Tuesday, December 18, 2007
Renee Richards is an athlete who defied all the odds and through her courage was able to change the world.
18th December 2007
Imagine waking up every day and feeling like you were in the wrong body.
Imagine the frustration and angst it would cause to know that although you felt like a human being, those around you didn't treat you that way.
Imagine spending a lifetime trying to excel at a sport only to be told that physically you were unable to compete because an unprecedented gender policy forbids your inclusion.
Imagine being the first person ever to challenge that rule and win.
For former tennis player Renee Richards, those scenarios were reality.
As one of the first recognised professional transgendered athletes, Richards made waves and broke down barriers, creating a legacy that would change the face of sports forever. . . .
The Salt Lake Tribune
For his entire childhood, Kourt Osborn felt as if he were playing a character in a play. But when the play was over he kept his costume on and continued pretending to be someone he was not: a girl.
Now in college two years after initiating transgender treatment and living as a man, he has found that Southern Utah University housing officials cannot accommodate him because he won't provide medical documentation that "proves" he is male. Citing criteria that Osborn's supporters denounce as arbitrary and an invasion of medical privacy, university officials insist on proof that transgender students have undergone various medical interventions, including surgery, or that they have been diagnosed with "gender identity disorder."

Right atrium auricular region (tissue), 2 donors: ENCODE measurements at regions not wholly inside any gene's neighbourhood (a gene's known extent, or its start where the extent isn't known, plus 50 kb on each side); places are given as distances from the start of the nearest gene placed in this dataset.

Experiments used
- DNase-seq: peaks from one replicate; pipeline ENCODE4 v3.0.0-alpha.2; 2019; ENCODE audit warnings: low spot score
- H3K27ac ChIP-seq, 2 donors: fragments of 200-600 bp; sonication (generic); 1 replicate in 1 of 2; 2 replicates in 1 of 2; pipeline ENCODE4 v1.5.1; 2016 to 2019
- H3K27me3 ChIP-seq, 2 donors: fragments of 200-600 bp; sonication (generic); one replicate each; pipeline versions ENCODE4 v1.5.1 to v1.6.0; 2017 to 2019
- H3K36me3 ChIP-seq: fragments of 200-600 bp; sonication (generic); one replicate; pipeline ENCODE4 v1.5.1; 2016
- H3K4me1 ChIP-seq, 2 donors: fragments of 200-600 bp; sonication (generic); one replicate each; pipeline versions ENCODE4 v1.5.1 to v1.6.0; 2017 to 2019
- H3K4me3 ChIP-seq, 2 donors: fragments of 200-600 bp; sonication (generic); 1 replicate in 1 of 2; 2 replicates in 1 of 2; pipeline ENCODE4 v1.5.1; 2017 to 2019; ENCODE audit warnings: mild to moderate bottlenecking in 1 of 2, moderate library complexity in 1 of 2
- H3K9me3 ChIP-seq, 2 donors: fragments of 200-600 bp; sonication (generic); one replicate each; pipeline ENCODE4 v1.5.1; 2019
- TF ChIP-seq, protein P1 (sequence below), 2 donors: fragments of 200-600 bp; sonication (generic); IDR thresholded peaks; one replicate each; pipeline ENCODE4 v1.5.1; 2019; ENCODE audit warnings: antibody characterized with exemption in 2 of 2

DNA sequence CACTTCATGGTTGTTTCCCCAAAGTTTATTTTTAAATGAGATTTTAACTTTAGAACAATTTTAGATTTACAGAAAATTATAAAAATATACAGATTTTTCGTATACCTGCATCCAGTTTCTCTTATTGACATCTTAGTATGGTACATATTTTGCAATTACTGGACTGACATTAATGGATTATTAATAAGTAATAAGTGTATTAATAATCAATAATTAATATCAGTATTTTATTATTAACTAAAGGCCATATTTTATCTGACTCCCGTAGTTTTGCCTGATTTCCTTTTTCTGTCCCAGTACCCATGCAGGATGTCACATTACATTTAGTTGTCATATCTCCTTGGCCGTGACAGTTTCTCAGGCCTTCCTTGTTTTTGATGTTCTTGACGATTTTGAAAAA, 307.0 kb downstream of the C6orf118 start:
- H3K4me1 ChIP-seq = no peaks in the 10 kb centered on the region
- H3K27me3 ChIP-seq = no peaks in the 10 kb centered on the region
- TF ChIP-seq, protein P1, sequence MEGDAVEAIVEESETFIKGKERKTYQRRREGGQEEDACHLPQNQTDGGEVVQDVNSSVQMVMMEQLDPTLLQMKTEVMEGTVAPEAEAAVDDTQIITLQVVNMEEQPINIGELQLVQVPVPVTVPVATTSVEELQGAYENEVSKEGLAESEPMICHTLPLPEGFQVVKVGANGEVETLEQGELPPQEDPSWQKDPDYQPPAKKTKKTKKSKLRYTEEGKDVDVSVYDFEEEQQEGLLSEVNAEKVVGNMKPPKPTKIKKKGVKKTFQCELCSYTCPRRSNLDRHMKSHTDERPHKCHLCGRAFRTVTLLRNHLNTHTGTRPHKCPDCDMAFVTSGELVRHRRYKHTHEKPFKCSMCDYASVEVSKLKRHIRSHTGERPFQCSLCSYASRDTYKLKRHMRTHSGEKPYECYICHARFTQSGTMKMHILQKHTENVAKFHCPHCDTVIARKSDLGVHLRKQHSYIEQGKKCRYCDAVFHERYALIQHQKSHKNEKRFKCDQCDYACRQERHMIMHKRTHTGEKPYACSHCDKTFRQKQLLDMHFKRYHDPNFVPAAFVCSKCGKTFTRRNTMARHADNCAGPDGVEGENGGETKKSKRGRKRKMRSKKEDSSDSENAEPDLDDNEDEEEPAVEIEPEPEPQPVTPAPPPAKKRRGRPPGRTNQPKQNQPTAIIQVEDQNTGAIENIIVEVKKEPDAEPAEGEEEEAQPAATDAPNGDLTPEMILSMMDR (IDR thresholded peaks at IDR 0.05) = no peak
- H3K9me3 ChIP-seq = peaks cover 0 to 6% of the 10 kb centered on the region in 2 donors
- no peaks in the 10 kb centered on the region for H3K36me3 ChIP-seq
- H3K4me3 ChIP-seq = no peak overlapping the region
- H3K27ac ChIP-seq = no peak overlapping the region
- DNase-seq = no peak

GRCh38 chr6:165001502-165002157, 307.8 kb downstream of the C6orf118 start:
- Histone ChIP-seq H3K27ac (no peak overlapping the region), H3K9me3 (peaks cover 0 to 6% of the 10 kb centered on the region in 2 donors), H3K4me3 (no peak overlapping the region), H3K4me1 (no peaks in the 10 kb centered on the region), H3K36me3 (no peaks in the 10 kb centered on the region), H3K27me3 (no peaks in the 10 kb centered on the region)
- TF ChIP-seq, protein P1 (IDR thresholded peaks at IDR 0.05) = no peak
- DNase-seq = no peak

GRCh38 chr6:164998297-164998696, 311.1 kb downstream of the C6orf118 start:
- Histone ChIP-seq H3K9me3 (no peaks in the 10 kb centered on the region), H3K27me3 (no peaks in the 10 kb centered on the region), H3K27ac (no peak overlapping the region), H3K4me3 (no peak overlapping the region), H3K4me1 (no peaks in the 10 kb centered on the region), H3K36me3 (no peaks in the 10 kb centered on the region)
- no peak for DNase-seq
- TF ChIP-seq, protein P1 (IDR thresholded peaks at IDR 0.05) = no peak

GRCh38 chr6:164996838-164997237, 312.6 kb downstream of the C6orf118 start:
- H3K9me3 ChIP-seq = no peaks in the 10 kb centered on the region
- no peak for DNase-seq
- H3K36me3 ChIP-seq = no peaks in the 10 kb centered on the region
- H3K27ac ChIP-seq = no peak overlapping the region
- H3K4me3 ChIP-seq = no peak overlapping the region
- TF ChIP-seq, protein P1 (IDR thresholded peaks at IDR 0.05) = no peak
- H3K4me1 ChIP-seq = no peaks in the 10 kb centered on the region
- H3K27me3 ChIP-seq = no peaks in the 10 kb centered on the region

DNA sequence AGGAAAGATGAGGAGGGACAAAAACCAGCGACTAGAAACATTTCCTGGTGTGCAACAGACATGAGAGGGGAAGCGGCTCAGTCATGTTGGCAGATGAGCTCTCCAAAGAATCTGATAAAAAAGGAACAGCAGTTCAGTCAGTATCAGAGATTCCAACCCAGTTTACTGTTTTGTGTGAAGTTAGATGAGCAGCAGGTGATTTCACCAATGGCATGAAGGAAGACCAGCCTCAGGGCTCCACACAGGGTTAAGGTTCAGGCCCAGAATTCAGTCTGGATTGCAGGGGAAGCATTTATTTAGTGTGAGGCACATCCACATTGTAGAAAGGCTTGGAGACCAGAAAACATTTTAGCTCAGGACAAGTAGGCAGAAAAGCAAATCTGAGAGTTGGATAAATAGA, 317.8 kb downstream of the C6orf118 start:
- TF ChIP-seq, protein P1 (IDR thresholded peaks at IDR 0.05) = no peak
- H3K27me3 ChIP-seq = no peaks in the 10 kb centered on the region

Neuman Duncan, SUU's housing director, says the school is not discriminating against transgender students, but simply following a policy to ensure the comfort and safety of all students.
"He has not transgendered completely so we are unable to assign him men's housing. It's a housing policy that we require transgender students to provide a letter from a doctor that says they have undergone all necessary treatments and hormone therapy has been completed," says Duncan. . . .
Men who live like women in Samoa have been warned they could be cursed and die if they get tattoos with designs traditionally worn by the country's females.
Males who are raised, dress and behave as women are a traditional part of society in Samoa and other parts of the Pacific, often in families where there are too many boys.
Known in Samoa as fa'afafines, the men dress and live largely as women and even have their own beauty pageants.
But the president of the Samoa Fa'afafine Association, Roger Stanley, has warned some are tempting fate by getting tattoos that are traditionally worn only by women. . . .
December 17, 2007
HAVERHILL — Northern Essex Community College has denied the use of the men’s locker room to a transgender student because of his female anatomy.